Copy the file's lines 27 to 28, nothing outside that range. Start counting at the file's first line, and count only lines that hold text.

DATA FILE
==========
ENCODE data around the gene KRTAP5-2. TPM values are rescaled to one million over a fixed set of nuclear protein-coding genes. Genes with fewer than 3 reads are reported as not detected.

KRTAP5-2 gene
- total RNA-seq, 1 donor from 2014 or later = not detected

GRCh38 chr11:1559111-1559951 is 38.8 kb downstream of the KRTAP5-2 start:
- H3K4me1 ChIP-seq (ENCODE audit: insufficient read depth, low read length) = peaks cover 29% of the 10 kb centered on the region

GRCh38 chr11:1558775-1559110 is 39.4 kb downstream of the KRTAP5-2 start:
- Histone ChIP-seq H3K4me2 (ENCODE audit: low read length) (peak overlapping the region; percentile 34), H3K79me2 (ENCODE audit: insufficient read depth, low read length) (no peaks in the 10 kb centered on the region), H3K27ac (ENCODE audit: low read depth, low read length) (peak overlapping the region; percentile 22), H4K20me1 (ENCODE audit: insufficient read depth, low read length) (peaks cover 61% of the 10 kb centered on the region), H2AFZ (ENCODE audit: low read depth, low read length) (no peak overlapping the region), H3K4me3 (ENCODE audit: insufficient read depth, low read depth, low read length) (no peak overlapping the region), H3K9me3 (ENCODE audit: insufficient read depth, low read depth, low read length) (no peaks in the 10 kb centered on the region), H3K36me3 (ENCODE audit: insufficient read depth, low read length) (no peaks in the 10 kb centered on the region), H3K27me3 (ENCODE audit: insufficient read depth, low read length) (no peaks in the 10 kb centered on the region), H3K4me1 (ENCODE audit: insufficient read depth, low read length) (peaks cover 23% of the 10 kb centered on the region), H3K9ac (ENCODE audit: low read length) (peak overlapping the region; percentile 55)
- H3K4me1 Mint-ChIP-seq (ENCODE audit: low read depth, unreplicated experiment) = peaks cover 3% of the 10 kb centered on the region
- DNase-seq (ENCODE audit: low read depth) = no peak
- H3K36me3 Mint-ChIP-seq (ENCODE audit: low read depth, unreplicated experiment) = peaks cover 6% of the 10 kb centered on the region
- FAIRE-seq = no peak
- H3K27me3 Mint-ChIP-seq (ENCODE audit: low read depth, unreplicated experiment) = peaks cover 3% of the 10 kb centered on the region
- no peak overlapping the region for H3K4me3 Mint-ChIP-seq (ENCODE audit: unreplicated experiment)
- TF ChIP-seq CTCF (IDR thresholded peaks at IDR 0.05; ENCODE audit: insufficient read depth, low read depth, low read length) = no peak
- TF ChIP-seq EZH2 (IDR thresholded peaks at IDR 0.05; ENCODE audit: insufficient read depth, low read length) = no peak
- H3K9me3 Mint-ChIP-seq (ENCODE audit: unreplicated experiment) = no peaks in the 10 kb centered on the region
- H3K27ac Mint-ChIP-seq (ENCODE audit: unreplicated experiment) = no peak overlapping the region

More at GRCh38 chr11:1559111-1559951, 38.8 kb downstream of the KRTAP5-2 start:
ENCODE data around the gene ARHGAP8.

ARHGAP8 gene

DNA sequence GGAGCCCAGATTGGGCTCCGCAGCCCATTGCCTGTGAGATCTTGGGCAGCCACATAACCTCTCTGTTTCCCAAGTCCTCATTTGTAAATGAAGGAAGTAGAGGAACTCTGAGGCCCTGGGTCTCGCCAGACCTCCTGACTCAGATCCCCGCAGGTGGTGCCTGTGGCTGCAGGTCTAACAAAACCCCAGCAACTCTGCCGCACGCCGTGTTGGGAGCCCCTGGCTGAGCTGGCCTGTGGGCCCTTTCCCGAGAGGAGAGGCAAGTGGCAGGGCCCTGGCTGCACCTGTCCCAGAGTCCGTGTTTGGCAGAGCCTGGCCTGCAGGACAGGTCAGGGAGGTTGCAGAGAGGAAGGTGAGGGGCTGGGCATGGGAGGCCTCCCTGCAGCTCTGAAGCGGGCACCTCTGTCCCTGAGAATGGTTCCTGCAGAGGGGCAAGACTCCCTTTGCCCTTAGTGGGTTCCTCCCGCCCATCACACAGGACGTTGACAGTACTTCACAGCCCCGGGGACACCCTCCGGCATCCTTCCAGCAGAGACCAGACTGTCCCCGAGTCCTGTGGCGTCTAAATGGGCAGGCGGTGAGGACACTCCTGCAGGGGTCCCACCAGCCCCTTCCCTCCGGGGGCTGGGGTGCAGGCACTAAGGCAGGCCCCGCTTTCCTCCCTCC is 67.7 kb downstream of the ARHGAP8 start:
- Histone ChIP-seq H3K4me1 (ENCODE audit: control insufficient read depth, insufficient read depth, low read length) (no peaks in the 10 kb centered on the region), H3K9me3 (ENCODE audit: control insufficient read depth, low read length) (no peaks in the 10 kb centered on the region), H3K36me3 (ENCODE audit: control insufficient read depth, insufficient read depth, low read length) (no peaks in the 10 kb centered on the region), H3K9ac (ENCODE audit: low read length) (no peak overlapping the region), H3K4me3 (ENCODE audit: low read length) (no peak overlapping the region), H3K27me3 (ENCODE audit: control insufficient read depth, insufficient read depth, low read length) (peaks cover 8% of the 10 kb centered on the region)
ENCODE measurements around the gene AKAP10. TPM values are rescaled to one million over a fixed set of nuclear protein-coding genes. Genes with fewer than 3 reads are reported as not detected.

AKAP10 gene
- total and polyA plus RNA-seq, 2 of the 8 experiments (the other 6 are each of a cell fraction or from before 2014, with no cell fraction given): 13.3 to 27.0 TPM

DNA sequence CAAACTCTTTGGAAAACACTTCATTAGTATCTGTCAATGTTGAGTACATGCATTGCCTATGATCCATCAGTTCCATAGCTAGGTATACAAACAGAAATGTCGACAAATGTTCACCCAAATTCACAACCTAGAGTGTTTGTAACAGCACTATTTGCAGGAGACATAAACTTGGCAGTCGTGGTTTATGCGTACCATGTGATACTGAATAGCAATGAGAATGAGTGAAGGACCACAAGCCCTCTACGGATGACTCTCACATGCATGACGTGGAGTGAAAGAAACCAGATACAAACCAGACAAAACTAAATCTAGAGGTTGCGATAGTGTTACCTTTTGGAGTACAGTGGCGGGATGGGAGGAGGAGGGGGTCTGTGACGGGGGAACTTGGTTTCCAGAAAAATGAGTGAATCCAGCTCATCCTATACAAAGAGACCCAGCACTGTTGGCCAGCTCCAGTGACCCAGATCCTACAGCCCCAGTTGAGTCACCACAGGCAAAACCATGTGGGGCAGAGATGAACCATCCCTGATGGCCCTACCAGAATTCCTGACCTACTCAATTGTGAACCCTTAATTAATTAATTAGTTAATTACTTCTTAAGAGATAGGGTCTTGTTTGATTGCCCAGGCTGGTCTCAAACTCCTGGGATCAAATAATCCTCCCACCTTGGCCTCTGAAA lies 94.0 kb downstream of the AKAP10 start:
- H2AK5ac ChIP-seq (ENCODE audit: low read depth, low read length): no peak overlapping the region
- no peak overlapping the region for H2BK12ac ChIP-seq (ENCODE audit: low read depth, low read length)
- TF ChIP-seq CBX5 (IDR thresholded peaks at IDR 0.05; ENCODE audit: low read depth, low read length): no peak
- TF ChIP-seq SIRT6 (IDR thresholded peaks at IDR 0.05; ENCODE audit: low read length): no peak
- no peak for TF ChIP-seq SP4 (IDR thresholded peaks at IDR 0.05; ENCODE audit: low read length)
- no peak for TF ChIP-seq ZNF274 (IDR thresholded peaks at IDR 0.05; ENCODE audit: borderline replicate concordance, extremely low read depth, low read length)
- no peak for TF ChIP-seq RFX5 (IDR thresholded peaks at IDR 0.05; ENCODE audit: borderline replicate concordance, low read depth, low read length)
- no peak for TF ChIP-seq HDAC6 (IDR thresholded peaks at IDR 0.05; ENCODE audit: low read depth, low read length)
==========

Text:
- H2AK5ac ChIP-seq (ENCODE audit: low read depth, low read length): no peak overlapping the region
- no peak overlapping the region for H2BK12ac ChIP-seq (ENCODE audit: low read depth, low read length)